There are many more categories within the lesbian community that we don’t have room for in this blog, and many lesbians don’t even identify with a category at all. The myth that all lesbians are either butches or femmes is no longer accurate (if it ever was).

‘There’s a man and a woman in every lesbian relationship’

A question that many gay couples dread is ‘who’s the man and who’s the woman?’ Those asking seem to forget the definition of a gay relationship – it’s between two people of the same gender. There simply isn’t a man and a woman. Just because you view the world in a heteronormative way, doesn’t mean others have to fit into this.

For lesbians, this myth often coincides with the previous one. This is because some straight people interpret the butch and femme dichotomy as an imitation of men and women. However, this is not the case at all. Butch and femme lesbians are just expressing themselves and their gender how they feel most comfortable.

This myth sometimes even extends to believing that all butches are tops and all femmes are bottoms. This is because they think that butches take the ‘man’s role’ and femme’s take the ‘woman’s role’. Again, this is completely untrue, and many butches and femmes take the opposite position.

This myth also seems to overlook the fact that many lesbians date within the same label as themselves. Some femmes prefer to date other femmes, and some butches date other butches.

‘Lesbians hate men’

The final myth we’re doing to discuss today is that all lesbians hate men. This likely comes from the idea that since lesbians aren’t attracted to men, they have no use for them. However, it is of course possible for lesbians to be friends with men, and many are.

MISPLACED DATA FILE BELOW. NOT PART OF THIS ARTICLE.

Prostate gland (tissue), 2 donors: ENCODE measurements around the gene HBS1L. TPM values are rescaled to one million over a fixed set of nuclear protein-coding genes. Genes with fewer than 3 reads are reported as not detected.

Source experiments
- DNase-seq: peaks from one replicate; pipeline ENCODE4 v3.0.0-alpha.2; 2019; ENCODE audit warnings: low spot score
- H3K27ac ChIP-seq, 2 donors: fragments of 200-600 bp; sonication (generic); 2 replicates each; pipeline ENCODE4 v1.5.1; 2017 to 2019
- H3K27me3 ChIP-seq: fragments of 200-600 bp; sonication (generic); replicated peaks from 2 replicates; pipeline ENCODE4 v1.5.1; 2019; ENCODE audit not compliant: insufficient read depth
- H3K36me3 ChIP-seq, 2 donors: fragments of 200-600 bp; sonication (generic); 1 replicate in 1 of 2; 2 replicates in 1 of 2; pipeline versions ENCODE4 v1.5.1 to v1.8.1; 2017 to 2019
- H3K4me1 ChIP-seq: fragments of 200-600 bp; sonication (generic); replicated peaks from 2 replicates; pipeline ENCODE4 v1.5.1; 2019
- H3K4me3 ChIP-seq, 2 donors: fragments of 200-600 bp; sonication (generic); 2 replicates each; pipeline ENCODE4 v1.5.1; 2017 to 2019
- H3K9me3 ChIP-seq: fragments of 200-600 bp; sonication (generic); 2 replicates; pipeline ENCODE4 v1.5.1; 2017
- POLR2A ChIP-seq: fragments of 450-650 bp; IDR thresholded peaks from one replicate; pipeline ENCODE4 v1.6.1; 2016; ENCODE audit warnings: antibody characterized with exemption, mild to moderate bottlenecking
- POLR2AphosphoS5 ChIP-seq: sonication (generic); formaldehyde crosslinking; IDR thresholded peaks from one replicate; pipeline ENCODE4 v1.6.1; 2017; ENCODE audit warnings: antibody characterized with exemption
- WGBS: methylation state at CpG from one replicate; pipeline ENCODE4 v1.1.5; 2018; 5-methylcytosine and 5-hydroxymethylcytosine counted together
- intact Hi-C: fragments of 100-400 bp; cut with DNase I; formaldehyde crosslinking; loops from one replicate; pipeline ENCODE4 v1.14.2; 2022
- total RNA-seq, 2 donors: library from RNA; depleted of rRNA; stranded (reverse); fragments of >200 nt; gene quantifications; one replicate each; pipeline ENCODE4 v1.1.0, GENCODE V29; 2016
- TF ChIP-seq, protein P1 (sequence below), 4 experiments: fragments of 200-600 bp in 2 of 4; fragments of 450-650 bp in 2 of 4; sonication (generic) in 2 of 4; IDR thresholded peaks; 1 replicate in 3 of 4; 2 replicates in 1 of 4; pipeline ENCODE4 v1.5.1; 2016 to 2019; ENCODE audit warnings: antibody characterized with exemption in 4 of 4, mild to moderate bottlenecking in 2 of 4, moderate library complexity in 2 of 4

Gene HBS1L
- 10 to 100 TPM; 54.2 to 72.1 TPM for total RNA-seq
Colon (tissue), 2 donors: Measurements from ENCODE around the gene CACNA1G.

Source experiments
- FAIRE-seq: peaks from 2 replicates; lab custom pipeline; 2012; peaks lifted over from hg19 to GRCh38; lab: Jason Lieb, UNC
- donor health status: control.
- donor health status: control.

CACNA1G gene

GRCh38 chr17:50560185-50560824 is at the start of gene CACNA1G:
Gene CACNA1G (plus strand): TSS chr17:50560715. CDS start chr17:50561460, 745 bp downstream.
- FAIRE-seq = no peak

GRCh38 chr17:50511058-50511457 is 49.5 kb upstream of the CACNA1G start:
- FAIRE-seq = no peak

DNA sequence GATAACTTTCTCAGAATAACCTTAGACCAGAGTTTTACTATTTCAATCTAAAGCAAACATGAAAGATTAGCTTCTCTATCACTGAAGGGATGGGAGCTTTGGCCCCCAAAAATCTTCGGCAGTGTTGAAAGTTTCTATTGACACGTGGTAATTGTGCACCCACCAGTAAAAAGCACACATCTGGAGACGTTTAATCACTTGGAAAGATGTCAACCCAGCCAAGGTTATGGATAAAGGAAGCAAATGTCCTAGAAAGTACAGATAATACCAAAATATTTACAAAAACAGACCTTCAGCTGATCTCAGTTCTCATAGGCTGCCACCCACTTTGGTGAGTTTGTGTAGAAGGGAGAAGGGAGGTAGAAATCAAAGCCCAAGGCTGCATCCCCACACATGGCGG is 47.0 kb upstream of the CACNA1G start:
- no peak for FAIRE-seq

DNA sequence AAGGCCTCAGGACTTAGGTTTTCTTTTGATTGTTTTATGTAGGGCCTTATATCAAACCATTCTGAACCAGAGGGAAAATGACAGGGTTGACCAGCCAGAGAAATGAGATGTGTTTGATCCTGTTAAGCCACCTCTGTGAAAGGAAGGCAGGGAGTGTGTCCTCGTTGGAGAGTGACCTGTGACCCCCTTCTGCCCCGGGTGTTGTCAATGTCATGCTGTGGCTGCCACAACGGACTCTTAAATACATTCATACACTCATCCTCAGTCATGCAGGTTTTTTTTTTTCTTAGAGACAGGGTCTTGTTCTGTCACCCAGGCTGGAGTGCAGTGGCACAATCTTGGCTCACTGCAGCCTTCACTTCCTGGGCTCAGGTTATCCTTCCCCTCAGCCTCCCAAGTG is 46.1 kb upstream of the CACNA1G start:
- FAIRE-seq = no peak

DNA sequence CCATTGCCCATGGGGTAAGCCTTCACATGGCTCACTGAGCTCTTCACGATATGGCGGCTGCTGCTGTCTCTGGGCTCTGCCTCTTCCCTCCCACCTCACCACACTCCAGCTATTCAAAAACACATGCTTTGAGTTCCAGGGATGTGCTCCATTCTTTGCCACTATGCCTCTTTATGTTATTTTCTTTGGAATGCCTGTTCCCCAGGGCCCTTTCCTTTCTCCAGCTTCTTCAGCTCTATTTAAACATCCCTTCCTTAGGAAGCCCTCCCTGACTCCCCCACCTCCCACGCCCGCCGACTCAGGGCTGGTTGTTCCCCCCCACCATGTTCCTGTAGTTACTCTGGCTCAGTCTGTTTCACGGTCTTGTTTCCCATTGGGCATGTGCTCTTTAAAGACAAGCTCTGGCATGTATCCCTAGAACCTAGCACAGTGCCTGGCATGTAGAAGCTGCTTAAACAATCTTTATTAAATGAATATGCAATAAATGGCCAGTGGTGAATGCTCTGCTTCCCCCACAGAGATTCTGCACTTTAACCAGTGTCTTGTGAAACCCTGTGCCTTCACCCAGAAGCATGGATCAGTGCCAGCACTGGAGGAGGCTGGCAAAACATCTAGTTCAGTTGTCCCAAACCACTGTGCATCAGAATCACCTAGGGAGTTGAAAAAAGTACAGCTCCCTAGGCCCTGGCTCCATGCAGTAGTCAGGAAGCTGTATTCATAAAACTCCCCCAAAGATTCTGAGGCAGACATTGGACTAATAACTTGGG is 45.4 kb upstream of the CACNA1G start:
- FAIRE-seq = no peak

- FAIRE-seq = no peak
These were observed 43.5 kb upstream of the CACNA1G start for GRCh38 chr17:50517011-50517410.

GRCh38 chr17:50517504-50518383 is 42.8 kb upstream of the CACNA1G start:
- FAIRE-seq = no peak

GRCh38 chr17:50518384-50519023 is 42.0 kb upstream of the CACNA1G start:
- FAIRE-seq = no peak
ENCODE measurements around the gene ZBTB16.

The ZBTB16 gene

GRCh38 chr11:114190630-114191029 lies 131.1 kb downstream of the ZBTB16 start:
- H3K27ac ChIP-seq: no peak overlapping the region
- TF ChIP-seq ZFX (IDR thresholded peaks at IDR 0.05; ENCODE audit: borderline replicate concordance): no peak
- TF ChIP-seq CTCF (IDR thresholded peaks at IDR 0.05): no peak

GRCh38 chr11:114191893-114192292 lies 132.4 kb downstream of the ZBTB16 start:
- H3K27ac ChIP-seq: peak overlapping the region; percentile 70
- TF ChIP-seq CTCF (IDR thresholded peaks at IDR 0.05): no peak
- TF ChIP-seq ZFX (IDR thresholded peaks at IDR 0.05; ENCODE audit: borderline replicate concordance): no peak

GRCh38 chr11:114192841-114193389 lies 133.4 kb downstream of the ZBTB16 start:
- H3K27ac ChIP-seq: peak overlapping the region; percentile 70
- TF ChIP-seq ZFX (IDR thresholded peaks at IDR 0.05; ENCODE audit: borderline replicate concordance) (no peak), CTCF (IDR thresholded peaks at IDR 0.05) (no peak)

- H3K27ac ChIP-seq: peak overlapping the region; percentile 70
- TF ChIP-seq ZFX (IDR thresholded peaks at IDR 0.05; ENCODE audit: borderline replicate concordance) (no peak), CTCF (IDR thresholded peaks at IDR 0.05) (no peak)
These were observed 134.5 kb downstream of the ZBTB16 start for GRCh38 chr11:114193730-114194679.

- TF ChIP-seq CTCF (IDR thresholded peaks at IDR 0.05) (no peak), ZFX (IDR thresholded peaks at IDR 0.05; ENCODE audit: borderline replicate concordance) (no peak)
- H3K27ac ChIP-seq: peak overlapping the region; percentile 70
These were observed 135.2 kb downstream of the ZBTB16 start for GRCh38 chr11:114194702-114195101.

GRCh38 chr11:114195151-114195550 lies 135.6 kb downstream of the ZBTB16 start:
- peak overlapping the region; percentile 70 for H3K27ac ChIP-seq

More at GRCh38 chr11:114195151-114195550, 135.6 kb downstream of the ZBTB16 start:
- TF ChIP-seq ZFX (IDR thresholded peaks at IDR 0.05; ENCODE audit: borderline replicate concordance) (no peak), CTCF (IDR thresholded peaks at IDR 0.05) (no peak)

Another reason for the prevalence of this myth is the association of lesbians with the feminist movement. Because they fight for the rights of women, feminists are often viewed as man-haters. In reality, feminists just want women to be on an equal playing field with men. They don’t want to tear men down. In fact, many feminists also fight for the rights of men who are parts of other minorities.

Perhaps the real reason for the stereotype that lesbians hate men is that men feel rejected by lesbians. In this case, men should remember that women don’t owe it to men to be attracted to them. And rejecting somebody you physically cannot even be attracted to does not mean you hate all men.

Share facts not fallacies

There are many myths about different LGBT+ people and topics, and lesbians are no exception. In fact, there are numerous fallacies about the sex lives of lesbians alone. This is why it’s so important to continue learning if you want to support the ever-changing LGBT+ community.

If you hear somebody spreading one of the lesbian myths we discussed today, make sure you share your knowledge. Being a good ally to the lesbian community, just like with others, means speaking up against misinformation. If your business needs help with inclusive language, check out our workshops on workplace banter and the LGBT+ community.